by Devanshi ShahAug 27, 2022
The Institute of Contemporary Art (ICA) at University of Pennsylvania recently inaugurated Sissel Tolaas: RE_________, a solo exhibition by Norwegian artist Sissel Tolaas. Tolaas works with an invisible material. An intangible form with infinite memory - smell. Having worked with the olfactory for over 25 years, Tolaas has gained a certain control over the formless quality of smells. The artist creates a dynamic experience of the material by understanding the space she works with, making every exhibition site-specific while also playing with our olfactory senses. The exhibition is organised with Zoë Ryan (ICA’s Daniel W. Dietrich, II Director) in collaboration with Astrup Fearnley Museum in Oslo. It is curated by Solveig Øvstebø who is the Executive Director and Chief Curator of Astrup Fearnley Museum. We caught up with the artist to learn more about the way the artist creates and shares her practice with viewers.
As Tolaas says, “Smell chose me” and so began her tryst with the olfactory. Tolaas perceives smell as full of information, and it is. The olfactory receptors are present in the amygdala and hippocampus, and serves as one of the most primal pathways of information to the brain. The artist’s process of understanding smell as a material has taken her down different avenues of study. She says, "Understanding neuroscience, psychology and anthropology is essential in the process of being able to show pure smell and decontextualise from the reality where I found it.”
Her own experience with smells and its association has served as a powerful guidance tool in her exploration of the medium. The Berlin-based artist recalls, “The smell of sour milk was connected to a person for me, a person who was very violent. This smell became one of my big points of research, to understand how I could overcome prejudice towards that smell. I thought that if I could overcome that, I could overcome my prejudice towards any smell. This is something that kept me occupied for seven years.” Through various smells, Tolaas recreates spaces, places and memories. She triggers emotions and thoughts, taking the visitor back to their childhood through an intuitively crafted experience.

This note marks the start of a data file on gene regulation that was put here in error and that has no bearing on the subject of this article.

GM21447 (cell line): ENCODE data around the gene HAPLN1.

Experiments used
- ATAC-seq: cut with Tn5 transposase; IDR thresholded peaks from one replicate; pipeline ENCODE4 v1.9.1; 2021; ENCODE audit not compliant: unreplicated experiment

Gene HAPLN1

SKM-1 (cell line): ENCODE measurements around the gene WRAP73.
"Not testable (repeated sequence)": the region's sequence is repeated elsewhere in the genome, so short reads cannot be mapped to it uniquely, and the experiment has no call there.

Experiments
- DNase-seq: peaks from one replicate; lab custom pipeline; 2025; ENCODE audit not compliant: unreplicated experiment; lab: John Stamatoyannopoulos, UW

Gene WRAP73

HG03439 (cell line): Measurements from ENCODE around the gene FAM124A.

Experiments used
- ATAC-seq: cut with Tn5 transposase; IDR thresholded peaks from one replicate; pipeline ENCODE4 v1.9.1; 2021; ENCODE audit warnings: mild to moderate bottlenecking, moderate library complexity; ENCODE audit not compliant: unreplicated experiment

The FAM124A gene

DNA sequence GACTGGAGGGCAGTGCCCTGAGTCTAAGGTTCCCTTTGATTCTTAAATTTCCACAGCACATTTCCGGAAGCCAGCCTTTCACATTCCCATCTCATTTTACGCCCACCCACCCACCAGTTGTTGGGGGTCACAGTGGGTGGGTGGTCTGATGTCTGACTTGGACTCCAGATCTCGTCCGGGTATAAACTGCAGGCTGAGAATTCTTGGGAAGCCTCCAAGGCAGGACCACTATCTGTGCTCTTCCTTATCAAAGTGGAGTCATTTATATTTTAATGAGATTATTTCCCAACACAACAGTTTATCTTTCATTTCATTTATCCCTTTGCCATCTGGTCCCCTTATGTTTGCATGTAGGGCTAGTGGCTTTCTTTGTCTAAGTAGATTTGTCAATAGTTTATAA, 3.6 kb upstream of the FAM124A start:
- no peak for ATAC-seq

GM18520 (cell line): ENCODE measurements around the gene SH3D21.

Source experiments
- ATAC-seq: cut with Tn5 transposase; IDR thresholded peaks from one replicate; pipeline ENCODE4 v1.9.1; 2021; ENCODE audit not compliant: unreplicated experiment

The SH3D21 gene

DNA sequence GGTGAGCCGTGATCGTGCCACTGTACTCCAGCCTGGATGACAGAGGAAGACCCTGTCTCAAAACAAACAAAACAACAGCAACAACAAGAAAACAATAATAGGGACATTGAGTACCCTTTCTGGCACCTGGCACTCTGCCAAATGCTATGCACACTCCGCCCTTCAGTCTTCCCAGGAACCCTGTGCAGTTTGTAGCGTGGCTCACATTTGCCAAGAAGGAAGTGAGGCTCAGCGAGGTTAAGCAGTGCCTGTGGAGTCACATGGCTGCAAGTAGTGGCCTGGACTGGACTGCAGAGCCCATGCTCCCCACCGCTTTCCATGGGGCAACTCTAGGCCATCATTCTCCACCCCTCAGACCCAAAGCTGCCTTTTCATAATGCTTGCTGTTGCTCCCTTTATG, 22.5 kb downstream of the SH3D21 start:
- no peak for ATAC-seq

At ICA, Tolaas has placed 20 works in the space, each of which she refers to as a ‘situation’. She says, “Every situation is always in flux, it is always changing because of surrounding air molecules.” Each situation invites the viewer to contemplate a different aspect of life in the 21st century - the fast-food industry and climate crisis, for instance.
However, working with smell is not simply about developing a scent and perfuming a space. Tolaas works toward building a layered experience, which guides the visitors in the space. The artist says, “Site-specificity is essential. Fifty per cent of my work is showing up and being there, having experiences where the smell is showing up, understanding the context of the smell and then recreating it far away from the origin of the smell.” In fact, Tolaas has to first study the heating, ventilation and cooling systems of any space she wants to showcase her work. There is also a necessity to dissect and deeply understand the way molecules of scent and air function. She says, “The way I operate is first understanding the air in a building, and the air flow of each space. The first thing I have to do in any space, is understand the movement of air in the building. I study the air piping system, the temperature of the air etc.” Tolaas looks at the building itself as a biological being. She asks, “How does this building live and breathe?”. Depending on the weight and characteristics of the air molecules, she embeds the smell into walls and in nano-computers which are activated by air flow.
For the exhibition at ICA, Tolaas followed a similar process. The preliminary study of the building served as the blueprint for the layout of the exhibition. “Working in the US compared to Norway is incredibly different. I am trying to hack the air conditioner system here. Every building in the US is air conditioned, it is like living in a refrigerator,” she mentions.
Tolaas believes that smell is a tool for communication, one which is much too often disregarded and not utilised. The artist has built an archive of ten thousand smell molecules over the course of her practice. Human beings generally find visual stimulus to be the most accessible. Which is why exhibiting smells can be a challenge to engage viewers with. Tolaas maintains simple forms and structures through the space, which gives the visitor some visual tools to work with, without taking away from the essence of the exhibition itself. The artist manages to effectively create visual beauty to draw the viewer in, as well as subtly direct their experience. Tolaas’s practice encourages us to change the lens of our human experience and try on a different ‘thinking cap’. After walking through this one, your brain is sure to pay better attention to the olfactory aspects of life which we often take for granted.
Tolaas’s works have been showcased at Venice Biennale in Venice, Italy; Gwangju Biennale, MoMA New York, Tate Modern London and several other notable venues. The exhibition Sissel Tolaas: RE_________ opened on September 16 and is on view until December 30, 2022.